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May 20, 1999
Teen murder trial goes for verdict
A P Kamath in Victoria
As one of the most sensational murder trials in British Columbia gets set for a verdict, Warren Glowatski, the prime accused, vigorously denied last week that he had had any part in the final beating of 14-year-old Reena Virk and in putting her into a waterway where she died in a few minutes.
Several of Reena's classmates -- all girls -- were found guilty last year of participating in her beating. Reena, a troubled teenager, was not popular with her classmates.
Glowatski, now 18, however, admitted under intense questioning by the prosecutors that he did kick Reena in the head and assisted another teenager drag her down an embankment.
The girl's murder, allegedly at the hands of her teenaged schoolmates, made sensational headlines two years ago and led to detailed articles about teenage crimes in newspapers and magazines not only in Canada but also in the United States.
A decision on Glowatski's role in the murder is expected in about two weeks.
Meanwhile, another student, identified by the police only as KME, will go on trial at the end of the year for her part in the murder.
KME is just about 16.
Glowatski said it was KME who was wholly responsible for the final beating. He asserted in court all through last month, through his lawyer, that he did not even know that Reena was dead. Only when KME began to brag in the school about Reena's death did he understand what had really happened, Glowatski said.
According to the prosecution, at least 15 students knew Reena had been murdered, but none volunteered information, despite repeated pleas about her whereabouts by parents, friends and officials.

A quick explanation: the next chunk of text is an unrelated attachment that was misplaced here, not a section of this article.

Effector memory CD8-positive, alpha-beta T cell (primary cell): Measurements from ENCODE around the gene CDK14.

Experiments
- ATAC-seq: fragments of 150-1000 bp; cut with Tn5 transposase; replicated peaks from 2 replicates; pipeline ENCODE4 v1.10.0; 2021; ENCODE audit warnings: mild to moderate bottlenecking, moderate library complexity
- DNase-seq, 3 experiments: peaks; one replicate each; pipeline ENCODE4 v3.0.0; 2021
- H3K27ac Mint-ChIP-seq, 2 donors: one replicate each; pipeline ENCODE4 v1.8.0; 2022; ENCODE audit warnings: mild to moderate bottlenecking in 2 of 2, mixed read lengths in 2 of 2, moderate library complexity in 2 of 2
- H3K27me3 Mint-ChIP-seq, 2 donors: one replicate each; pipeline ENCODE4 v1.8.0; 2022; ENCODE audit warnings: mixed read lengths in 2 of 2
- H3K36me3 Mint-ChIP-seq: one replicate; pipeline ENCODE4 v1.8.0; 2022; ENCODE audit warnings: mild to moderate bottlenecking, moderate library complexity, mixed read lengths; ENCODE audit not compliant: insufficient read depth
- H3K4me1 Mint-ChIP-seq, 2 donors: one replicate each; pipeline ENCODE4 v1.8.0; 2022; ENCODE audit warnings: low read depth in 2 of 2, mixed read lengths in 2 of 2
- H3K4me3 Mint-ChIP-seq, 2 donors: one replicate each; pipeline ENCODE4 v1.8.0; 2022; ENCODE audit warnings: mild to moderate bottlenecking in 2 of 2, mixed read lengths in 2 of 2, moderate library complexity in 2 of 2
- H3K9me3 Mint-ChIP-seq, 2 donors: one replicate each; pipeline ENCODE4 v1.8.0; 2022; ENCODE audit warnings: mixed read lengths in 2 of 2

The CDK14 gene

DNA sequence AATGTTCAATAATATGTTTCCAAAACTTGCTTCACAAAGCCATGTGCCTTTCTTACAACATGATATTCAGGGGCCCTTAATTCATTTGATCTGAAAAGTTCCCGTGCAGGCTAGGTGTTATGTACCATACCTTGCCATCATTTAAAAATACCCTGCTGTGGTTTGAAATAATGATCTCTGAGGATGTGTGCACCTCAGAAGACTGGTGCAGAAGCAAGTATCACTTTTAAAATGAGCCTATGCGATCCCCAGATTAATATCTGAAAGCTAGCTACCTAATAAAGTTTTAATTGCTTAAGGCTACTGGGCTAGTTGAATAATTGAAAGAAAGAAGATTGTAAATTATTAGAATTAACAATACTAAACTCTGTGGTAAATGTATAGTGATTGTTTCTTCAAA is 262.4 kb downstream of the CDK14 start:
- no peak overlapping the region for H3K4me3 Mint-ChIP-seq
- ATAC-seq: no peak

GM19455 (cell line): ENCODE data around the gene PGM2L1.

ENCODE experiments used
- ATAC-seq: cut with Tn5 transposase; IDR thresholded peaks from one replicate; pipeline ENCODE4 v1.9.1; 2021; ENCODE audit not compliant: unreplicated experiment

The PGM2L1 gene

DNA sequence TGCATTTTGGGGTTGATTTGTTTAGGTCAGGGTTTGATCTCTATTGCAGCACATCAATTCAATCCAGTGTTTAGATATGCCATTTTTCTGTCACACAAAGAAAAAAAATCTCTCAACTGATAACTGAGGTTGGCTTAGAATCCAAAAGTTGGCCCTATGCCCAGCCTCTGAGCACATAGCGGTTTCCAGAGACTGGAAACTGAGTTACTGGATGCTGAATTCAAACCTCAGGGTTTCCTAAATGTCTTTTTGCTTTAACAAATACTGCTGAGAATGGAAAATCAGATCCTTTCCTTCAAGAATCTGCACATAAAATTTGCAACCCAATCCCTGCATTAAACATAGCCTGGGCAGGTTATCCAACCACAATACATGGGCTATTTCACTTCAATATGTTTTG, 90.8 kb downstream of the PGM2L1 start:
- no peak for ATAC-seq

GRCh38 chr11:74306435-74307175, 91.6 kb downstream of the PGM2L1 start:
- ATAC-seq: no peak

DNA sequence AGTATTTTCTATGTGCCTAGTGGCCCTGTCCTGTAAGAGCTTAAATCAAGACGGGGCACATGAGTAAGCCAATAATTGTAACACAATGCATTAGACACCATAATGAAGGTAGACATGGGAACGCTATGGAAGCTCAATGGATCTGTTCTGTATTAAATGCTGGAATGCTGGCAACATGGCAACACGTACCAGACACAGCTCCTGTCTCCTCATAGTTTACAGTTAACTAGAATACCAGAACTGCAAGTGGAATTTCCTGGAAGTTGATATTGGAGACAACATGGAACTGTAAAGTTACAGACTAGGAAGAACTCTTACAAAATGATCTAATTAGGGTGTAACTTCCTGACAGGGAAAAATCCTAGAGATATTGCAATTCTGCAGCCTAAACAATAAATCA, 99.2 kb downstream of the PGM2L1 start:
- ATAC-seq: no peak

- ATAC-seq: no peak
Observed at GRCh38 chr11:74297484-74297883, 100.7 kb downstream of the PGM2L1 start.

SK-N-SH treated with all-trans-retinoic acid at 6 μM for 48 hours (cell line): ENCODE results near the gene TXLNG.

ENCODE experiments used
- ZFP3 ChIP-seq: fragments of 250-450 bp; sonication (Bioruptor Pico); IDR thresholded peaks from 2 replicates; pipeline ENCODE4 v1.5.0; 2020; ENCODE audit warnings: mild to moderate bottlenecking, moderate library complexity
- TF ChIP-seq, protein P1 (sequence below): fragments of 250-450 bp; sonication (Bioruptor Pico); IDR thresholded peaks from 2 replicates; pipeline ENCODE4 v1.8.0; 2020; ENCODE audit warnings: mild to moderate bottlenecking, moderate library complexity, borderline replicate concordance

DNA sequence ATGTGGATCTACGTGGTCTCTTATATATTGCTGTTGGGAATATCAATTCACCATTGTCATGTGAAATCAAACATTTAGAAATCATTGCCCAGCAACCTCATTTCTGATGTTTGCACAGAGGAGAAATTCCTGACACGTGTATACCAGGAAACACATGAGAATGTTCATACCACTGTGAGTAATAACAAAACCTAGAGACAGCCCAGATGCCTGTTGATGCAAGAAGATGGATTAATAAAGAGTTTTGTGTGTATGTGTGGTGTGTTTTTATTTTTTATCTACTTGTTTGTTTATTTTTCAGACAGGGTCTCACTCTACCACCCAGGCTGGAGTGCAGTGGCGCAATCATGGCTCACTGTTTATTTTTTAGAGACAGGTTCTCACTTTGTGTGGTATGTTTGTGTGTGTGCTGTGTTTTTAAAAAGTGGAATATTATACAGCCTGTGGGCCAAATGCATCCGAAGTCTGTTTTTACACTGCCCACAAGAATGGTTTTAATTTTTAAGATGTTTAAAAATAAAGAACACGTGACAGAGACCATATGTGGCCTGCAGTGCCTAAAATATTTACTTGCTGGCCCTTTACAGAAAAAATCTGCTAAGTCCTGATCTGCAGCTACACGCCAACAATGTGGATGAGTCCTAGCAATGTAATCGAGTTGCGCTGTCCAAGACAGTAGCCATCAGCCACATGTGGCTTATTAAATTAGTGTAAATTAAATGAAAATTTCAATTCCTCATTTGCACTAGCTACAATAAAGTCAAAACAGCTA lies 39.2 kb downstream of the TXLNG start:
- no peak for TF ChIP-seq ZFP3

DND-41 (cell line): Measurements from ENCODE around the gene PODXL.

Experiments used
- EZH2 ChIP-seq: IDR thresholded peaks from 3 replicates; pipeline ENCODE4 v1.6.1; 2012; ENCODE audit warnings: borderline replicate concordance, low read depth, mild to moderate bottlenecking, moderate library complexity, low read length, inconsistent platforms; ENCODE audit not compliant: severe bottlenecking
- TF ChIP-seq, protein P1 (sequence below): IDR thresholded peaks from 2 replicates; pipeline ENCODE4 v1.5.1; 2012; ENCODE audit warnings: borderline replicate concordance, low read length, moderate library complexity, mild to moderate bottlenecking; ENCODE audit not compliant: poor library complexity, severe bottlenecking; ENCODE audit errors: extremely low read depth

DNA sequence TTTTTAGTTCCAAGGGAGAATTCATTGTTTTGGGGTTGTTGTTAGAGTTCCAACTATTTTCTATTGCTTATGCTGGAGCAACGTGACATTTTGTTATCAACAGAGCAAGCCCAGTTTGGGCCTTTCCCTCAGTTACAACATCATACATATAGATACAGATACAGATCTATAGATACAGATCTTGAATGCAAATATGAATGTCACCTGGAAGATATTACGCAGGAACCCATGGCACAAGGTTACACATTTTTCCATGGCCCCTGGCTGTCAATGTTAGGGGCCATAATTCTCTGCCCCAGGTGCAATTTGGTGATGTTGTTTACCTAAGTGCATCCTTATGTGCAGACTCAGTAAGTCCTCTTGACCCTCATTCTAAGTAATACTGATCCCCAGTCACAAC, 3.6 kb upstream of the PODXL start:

Her body was found eight days later in the Gorge, an ocean inlet.
Glowatski sought to minimise his role in the murder by asserting that he did not know Reena. A fight had broken out among more than a dozen boys and girls over trivial issues, and he had joined the fight, he recalled.
"I didn't know her, so how could I not like her?" he asked last week in court.
Though he told the court he had felt traumatised by the kick he gave Reena and vomited soon after the fight, he never wondered what had happened to her.
Did he think she might die going into the water, he was asked.
"I never thought of it," he answered.
Suman and Manjit Virk, Reena's parents, have attended the trial for the most part in the last few months. Last week they filed a motion in court not to release the autopsy pictures of Reena to the media. Several news organisations have sought to use the pictures in their reports.
Glowatski answered in dull whispers most of the questions, prompting the judge several times to warn him to speak up clearly.
He said he thought KME was robbing Reena because he had heard KME ordering Reena to remove her jacket and shoes.
But he did not do anything to stop KME, Glowatski admitted. He said it was "the worst mistake of my life."
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